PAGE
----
Jiva Technology

Something we never think about.

Amongst all the excitement of developing and rolling out a new product and entering a market, the focus falls squarely on attracting early customers, making them as excited as you are about the product and adding features that will bring in the next wave of enthusiastic early adopters. It’s all about delighting the early advocates and generating the buzz required to build early momentum. As someone once said to me, the first 1,000 users are the hardest.

And it’s true … to a certain extent. Because those early days are hard, you need the energy and commitment to believe the product and market into existence. Caution and concern are not all that helpful. But an outstanding blog post by Sahil Lavingia reminded me of a problem that I see more and more. One that lurks over the horizon ready to trap the unwary.

During that early phase of product release and user traction, you pay very little attention to what happens when you’ve attracted all the users you’re going to attract for your product. What happens when you sign up the 1,501st customer in a core market of 1,501 users? Like a rocket that has insufficient fuel or stages to reach escape velocity, you continue for a while and then slowly start falling back to earth. Lavingia is refreshingly honest about his experience and he performs a service to fellow entrepreneurs in talking about a topic that, well, most entrepreneurs don’t talk about. Loss aversion kicks in, no one wants to let go and some very hard decisions have to be made. It reminds me of all those micro messaging services, like Pownce, that emerged in response to the launch of Twitter. Most gave up early without the traction needed to keep going, but in the back of the mind, there’s always the story of Slack or Paypal to keep you going. Billion dollar successes that rose from failing projects.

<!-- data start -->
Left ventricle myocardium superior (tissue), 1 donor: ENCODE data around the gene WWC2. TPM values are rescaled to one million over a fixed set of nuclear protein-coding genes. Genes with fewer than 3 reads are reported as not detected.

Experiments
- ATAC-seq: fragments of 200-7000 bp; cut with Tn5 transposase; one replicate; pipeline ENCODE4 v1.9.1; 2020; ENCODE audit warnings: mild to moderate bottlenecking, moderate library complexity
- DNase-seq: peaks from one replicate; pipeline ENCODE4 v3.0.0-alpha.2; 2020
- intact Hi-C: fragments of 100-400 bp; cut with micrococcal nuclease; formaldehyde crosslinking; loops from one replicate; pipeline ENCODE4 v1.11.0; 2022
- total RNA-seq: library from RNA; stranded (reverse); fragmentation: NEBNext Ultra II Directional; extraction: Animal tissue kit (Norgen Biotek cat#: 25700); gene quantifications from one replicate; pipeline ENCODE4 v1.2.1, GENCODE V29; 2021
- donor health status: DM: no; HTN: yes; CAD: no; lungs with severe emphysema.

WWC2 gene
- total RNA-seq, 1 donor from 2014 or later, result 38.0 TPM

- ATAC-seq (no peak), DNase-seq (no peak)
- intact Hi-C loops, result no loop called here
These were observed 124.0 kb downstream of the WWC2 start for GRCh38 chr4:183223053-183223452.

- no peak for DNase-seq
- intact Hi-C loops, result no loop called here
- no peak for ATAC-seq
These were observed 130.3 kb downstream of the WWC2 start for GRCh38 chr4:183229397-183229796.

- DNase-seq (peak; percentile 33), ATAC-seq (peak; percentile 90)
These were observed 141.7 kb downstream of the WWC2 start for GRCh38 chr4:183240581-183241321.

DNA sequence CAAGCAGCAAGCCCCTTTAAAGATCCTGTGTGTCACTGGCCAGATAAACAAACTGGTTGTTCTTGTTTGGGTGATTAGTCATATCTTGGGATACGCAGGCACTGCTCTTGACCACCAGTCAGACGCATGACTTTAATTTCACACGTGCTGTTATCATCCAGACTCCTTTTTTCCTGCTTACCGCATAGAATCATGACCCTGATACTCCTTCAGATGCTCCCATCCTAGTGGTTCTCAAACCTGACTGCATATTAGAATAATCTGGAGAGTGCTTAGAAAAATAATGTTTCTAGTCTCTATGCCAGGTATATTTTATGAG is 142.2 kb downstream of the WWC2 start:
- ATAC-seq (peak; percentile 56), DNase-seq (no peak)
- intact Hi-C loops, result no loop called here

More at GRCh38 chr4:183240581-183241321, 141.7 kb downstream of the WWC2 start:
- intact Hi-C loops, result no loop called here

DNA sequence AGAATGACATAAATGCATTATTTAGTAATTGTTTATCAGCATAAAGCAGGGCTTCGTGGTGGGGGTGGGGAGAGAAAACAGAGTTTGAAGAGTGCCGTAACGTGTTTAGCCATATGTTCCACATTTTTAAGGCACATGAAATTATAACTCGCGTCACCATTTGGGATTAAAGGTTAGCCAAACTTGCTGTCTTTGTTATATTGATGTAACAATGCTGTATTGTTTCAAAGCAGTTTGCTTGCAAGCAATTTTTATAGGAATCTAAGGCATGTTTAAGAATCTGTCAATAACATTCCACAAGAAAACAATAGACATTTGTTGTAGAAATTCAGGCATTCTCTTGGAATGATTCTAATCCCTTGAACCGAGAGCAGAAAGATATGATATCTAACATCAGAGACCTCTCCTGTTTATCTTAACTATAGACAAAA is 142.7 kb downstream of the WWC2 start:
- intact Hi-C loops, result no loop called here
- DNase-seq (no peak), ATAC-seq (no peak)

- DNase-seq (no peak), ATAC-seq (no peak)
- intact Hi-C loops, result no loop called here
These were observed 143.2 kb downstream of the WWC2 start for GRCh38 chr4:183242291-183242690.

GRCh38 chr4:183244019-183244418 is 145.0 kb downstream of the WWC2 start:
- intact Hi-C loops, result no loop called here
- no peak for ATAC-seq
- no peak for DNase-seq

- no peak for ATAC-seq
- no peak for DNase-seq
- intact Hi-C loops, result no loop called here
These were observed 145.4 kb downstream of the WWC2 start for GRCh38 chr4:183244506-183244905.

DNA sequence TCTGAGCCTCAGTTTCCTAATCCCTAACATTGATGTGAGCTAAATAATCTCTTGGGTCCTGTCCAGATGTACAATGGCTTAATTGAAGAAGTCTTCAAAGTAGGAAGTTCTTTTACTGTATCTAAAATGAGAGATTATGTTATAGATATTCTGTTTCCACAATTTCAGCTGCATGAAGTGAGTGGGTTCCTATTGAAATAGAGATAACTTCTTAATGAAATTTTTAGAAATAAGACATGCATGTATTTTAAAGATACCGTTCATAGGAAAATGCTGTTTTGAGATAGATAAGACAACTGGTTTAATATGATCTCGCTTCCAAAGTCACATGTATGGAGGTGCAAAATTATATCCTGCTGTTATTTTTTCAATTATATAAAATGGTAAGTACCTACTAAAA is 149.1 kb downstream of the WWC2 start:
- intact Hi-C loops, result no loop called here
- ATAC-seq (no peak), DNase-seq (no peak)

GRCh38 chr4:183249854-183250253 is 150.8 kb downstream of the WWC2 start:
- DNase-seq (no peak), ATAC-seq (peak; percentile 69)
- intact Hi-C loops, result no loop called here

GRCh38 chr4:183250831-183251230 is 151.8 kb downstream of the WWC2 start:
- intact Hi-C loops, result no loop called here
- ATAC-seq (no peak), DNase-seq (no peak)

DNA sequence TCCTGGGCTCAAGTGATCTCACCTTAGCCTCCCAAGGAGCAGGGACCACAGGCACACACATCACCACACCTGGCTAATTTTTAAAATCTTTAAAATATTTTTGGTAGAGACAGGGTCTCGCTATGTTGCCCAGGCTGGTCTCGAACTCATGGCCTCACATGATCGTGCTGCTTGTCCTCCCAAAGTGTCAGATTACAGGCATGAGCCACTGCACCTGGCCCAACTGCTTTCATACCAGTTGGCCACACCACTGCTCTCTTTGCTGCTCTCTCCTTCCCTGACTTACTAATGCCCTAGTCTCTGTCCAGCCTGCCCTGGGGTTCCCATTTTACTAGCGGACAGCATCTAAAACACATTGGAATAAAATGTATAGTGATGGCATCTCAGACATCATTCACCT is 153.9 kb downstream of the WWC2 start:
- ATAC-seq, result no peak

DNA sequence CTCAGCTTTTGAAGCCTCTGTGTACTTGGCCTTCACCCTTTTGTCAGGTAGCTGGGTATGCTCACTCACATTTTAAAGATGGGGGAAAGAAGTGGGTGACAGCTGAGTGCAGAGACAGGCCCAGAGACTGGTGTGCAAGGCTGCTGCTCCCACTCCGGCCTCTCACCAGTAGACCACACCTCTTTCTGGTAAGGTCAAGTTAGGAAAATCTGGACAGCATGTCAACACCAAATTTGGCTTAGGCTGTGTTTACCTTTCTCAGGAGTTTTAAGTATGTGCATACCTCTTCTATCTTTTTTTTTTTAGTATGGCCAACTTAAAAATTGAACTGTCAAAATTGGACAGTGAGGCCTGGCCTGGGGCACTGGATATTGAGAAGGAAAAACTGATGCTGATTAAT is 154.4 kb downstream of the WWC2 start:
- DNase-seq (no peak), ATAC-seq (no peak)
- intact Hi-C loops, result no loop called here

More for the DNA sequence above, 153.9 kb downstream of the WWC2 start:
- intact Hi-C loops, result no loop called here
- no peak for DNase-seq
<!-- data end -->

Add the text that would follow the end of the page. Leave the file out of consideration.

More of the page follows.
It’s something to think about when you’re starting your new project. Being crushingly honest about exactly who will see value in what you’re doing in a detailed way, rather than a vague and generalised fashion. Focusing on the value of how that values delivered helps size the market in an honest way. It’s possible to build decent, profitable companies in small markets. But not in micro markets. Best to know that before you start. Just another thing to consider, alongside technology execution, marketing strategy, funding, competition, recruitment. Who’d be an entrepreneur?

 

Contact

Regus House
1 Friary

Temple Quay
Bristol
BS1 6EA
United Kingdom